All About Trigger Point Therapy

Ever had pain when you press on a specific area of your body?

It could just be a bruise, or it could be a trigger point. A trigger point is defined as a sensitive area in the muscle or connective tissue (fascia) that becomes painful when subjected to continuing compression, and thereby “triggers” an adverse reaction in other areas of the body. Chronic pressure on the associated nerves causes the muscle fibers to shorten, and often leads to pain.

The easiest way to address trigger points is by pressing and rubbing directly on the irritated spots. For some, this action brings instant relief. But for others, it may take multiple treatments. Trigger point therapy is basically a form of massage; and acupressure techniques, as well, may have a similar effect on eliminating trigger points.

Trigger points include, by definition, some form of damage to muscles and connective tissues. They can be caused by repetitive injuries, sustained heavy-loading injuries, poor posture, emotional stress leading to muscle clenching and even by inactivity.

Once formed, trigger points go through two phases, active and latent. When a trigger point is active, it is painful. An active trigger point hurts when touched and causes radiating sensation around it and to other areas of the body. The referral pain of active trigger points tends to be dull and achy.

Latent trigger points lie quietly in the muscles, sometimes for years. Usually, latent trigger points aren’t noticed unless pressure is applied. They tend to cause restricted movement.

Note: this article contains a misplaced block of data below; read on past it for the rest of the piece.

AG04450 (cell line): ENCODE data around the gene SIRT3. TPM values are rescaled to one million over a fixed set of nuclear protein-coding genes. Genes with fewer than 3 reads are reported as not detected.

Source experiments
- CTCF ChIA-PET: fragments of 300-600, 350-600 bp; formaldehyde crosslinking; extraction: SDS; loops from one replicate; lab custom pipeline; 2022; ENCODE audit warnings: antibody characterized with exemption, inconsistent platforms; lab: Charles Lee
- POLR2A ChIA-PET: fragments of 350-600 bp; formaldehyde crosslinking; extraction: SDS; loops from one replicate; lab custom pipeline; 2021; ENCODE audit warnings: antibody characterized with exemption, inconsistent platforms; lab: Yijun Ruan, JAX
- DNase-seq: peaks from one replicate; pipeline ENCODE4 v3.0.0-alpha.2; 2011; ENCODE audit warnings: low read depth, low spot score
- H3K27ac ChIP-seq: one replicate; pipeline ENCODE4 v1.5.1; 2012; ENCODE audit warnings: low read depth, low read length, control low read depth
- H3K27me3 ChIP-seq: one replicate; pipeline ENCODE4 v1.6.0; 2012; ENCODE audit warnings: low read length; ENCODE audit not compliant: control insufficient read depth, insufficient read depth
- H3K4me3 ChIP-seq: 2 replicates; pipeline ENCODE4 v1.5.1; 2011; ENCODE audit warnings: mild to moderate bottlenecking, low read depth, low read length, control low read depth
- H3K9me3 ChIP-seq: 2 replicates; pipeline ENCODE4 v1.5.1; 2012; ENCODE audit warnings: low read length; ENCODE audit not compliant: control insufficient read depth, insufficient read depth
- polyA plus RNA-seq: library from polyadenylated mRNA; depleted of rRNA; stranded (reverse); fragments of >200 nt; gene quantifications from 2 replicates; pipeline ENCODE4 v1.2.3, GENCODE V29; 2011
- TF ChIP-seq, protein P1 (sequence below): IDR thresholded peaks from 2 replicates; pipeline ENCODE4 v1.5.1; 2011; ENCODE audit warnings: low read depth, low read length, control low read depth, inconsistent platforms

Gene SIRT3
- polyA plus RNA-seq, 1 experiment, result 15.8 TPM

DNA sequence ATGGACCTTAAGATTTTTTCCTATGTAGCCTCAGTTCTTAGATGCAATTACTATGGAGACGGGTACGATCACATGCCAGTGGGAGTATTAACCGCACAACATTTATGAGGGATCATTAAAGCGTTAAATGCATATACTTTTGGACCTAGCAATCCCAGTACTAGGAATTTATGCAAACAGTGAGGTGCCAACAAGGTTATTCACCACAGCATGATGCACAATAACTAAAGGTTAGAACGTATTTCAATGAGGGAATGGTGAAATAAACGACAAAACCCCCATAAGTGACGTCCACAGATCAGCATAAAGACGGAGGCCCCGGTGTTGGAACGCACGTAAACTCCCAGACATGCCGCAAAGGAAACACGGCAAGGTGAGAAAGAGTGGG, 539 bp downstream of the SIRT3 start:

If left untreated, trigger points can eventually cause the surrounding muscles to become dysfunctional. They can become weak, have increased stiffness and decreased flexibility, leading to more pain. For best results, both the local tissues and the secondary pain areas need to be treated. This can be achieved using direct pressure, first on the tender spot, and then work on the areas of referred pain. 

Other therapies for trigger point include the spray and stretch method and dry needling. The spray and stretch method uses a coolant spray to distract the muscle, allowing for a more complete stretch, which releases the trigger point.

The use of dry needling by untrained practitioners has created an uproar from licensed acupuncturists. Dry needling does not require any official schooling, or any state or national exams to demonstrate proficiency and knowledge. It is now being used more commonly by physical therapists and chiropractors all over the world.

Trigger point therapy is an amazing tool for treating muscular pain. It can be a lifesaver for some, especially those using prescribed muscle relaxers, which are only a temporary solution. So be sure to contact your massage therapist or other healthcare provider to find the help and pain relief you deserve!

This article was posted in Acupressure, Massage and tagged . Bookmark the permalink. Follow comments with the RSS feed for this post. Both comments and trackbacks are closed.